Over at another site(VES) there was a story about a dept using a stick to aid in lifting a large man out of a bath tub in a house. They cut a hole in the roof, etc and used the pulley as the one pictured on the end of the stick on page one as a COD and had their system down on the ground.. They were getting harrassed on overloading, etc but after contacting Pierce they were told that if they were right above it and no side load and the load indicator was still in the green. GO for it. The stick doesn't know where that force is comming from, just that it has weight pulling down on it.
Note: this was a tip rated 750lbs 105' stick.
This is where the ROPE guys lose me. I use COD every day,I just use wire rope instead of kermantle. A Lineal load applied to a vertical structure(Ladder,wrecker boom,etc.)ASSUMING that it is vertical loading is the weight of the object being lifted,PERIOD. Minus input forces if the MA is low and any swing or shock forces.Our Tower is set up to do these kinds of lifts,if I were doing it with our old Ladder,I'd bridle the tip so both sides were loaded evenly.If you use a 3 to 1 ma,it will take 100# input to raise a 300# load. If you go 4 to 1 Ma it is easier on the directional and the patient,but it takes more rope. 75# input to raise 300#. Or is there something about rope rigging that changes the physics I use everyday? T.C.
Originally Posted by MG3610
Did some searching, and answered my own question.
Rescue 101 -
If I read your post correct your school of thought is an incomplete depiction of what a MA is doing throughout the system. N2DFIRE explained the accurately, but here is another view.
1. A pulley is a simple machine that produces a 2:1 advantage (this is in a vacuum and under the correct conditions.)
2. The pulley provides this advantage whether attached to the load or when used as a COD. That is ALL pulleys is a system are multiplying forces. Your input to MA theory is correct, but your only considering the total output of the MA and not its impact on the anchor. Use the T method to trace forces to see what the anchor is actually seeing.
With that said, I'll use an example you have used. A 4:1 is commonly used attached to the end of a high-point. When used vertically it would be a 4:1. While the load is seeing a 4:1 MA, the anchor is seeing a 5:1. (Remember the pulley has no idea what end is moving the load). Therefore your anchor end is seeing on additional unit of tension (whatever that is).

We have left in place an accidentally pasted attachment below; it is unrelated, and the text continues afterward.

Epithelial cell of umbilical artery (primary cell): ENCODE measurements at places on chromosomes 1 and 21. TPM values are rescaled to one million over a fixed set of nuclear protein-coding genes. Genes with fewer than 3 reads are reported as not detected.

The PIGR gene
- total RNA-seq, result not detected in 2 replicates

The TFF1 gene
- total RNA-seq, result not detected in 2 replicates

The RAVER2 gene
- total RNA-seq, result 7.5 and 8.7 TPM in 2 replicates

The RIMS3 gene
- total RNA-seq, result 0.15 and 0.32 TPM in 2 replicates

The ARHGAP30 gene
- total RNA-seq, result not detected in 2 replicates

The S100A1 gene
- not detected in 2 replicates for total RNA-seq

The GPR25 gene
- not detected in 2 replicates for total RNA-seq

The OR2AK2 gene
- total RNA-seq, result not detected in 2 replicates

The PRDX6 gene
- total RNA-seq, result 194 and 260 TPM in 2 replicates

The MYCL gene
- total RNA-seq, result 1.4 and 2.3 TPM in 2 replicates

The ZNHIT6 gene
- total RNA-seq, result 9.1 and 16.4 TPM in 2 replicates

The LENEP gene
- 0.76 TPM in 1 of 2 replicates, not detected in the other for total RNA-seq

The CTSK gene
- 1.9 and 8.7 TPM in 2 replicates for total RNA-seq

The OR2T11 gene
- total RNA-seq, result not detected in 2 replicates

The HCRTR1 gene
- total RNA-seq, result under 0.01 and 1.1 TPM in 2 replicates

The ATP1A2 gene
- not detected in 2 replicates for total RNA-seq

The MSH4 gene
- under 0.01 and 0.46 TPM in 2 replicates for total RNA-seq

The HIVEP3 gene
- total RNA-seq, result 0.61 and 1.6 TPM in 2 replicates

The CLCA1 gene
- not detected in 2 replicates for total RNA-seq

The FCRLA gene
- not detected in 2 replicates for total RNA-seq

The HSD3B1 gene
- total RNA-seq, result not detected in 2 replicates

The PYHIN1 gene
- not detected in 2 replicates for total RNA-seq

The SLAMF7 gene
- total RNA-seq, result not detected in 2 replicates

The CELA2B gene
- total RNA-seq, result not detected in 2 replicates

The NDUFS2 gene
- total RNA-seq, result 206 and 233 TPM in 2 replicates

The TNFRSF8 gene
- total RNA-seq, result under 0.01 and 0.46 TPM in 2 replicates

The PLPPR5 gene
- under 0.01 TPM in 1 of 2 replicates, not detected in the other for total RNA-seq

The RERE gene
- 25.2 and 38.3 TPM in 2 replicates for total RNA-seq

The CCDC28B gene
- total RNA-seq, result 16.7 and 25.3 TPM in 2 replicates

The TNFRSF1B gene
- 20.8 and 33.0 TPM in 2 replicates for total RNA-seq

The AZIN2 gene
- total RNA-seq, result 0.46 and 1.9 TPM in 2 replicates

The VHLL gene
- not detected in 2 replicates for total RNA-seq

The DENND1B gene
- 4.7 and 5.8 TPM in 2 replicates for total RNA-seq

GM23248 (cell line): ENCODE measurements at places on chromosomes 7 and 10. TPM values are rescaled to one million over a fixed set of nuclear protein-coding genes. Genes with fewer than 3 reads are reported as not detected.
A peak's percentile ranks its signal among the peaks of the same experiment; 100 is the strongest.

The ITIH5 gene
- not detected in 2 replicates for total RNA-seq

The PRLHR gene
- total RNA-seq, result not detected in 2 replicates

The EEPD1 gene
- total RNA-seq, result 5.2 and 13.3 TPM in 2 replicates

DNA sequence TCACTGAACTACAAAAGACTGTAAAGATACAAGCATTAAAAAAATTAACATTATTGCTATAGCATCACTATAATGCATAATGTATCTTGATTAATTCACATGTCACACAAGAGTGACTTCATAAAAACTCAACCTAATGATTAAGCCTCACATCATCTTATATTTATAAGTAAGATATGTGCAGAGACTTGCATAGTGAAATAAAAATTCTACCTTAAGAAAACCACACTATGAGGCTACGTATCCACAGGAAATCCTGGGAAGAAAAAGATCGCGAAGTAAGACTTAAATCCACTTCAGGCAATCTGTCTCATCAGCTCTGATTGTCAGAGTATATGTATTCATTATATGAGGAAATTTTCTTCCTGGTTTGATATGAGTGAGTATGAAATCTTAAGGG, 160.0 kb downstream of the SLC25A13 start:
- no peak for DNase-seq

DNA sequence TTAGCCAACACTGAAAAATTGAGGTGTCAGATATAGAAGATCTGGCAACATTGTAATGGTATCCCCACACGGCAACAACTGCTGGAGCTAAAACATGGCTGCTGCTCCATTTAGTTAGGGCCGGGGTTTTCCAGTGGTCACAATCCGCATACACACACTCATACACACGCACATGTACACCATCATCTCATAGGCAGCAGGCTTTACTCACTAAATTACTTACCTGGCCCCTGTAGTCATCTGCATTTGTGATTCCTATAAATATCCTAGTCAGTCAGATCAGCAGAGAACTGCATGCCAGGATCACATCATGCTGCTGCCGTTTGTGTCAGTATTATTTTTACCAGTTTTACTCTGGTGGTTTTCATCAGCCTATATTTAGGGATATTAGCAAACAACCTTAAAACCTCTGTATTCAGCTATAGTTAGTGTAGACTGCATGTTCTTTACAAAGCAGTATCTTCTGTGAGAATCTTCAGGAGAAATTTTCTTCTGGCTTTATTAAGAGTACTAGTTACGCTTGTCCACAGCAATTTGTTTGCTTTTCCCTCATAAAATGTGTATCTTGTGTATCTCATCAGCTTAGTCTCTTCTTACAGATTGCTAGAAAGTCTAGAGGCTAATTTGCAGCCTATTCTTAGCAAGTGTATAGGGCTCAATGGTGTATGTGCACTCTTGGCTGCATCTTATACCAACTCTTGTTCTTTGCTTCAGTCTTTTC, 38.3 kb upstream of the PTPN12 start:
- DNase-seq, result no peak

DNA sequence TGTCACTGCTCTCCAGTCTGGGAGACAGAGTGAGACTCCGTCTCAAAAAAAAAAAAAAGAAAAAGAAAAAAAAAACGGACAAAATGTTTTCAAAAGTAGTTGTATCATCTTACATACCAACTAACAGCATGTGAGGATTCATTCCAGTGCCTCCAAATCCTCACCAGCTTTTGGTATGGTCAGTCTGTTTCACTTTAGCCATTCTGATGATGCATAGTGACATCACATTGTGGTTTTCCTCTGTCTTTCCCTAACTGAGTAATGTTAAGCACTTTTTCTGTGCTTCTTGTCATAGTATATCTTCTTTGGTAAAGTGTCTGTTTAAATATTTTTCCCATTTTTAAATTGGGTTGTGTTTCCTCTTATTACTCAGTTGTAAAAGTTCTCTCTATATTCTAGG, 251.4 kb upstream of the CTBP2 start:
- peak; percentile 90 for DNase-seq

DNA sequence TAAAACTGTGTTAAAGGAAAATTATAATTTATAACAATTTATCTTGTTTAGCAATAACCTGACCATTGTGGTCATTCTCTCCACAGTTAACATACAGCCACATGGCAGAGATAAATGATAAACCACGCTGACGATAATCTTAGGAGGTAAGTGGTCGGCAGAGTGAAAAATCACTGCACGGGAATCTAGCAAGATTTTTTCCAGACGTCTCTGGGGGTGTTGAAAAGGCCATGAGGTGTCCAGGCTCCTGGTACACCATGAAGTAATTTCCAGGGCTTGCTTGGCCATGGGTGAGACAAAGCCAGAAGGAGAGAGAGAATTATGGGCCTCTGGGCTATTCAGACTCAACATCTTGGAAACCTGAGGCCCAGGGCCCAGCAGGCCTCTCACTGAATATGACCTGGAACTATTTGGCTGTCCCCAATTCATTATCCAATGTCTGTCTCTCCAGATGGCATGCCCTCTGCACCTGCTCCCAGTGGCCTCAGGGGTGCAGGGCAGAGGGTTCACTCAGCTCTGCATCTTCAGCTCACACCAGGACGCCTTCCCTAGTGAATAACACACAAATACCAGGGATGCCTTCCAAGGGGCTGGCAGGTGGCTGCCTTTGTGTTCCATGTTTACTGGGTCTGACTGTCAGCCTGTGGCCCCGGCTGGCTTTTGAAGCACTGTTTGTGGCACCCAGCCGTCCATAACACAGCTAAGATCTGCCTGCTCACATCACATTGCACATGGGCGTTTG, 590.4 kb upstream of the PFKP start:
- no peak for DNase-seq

This additional load is minimal, but many times it is not accounted for when teams rig an MA to an anchor to haul a load. Obviously the higher the load weight the more impact this additional unit can make.
The ideal way to use an aerial as a high-point is to run the rope up the bed of the ladder and over a pulley. This is why many manufacturers are making pulley plates that mount to the ladder. By doing this it eliminates additional multiplication of forces, eliminates the potential of torquing the ladder, and allows the ladder itself to absorb forces inline (the resultant force will point more toward the ladder vs perpendicular to the ladder). Maybe Eric Ulner will chime in on the effects of resultant forces on the ladder. I know works with Reed and would imagine they use these calculations frequently with the AV
Of course there are other methods....
Mike - If I had to go through all of that to stabilize the aerial I would devise another plan. Part of TRT is efficiency and good use of resources. Tying back a ladder, in my opinion, is neither of those. After 21 years I have learned to never say never, but let's say it would be a last resort and I would have to be lifting more than a rescuer and victim. :)
Better try again, A pulley is ONLY 2:1 if it is ON the load(Load lines),IE one end deadlined, then run thru a pulley(on the load)then back to the winch(driven end,be it winch or man).Otherwise, it is merely a COD. MA ONLY occurs in lines to load. In MY world if you snatch off a deadman (tree) you have the weight of the vehicle(3000#) on BOTH sides of that block(and the tree). If you anchor one end and put the block on the vehicle NOW you have a 2:1 with 1500# on each leg. I understand MA VERY well,I use it just about every day. Where I get confused is in the ROPE world where apparently everything I've ever been taught(or learned)is different. The one CONSTANT is MA is determined by lines to LOAD.If the line go to a high directional or multiple anchor points they are just COD UNLESS they go to load. T.C.
Originally Posted by jmatthe2
OK - correct me if I'm wrong. (I never was good at physics.)
A single pulley, hung from your platform. a 300lb load on the end. To lift the load, there will be roughly 300lbs on each side of the rope, and 600lbs on the anchor, right? The pulley used in this fashon acts as a force multiplier, and no MA is achieved, correct?
Originally Posted by Rescue101
Based on this I think we all talking Apples n Apples we're just looking at them from different view points.
Let's stick with your example(s) of the 3000# car.
You are correct that if you have the car directly behind your wrecker and you run your cable down to the car, thru a snatch block, and back to your wrecker that each section of line is only carrying 1500#'s thus the 2:1 advantage. But the MA didn't make the car lighter, it just divided the work from one run of cable to two. The hook on the snatch block is still carrying the whole 3000# "load" of the car.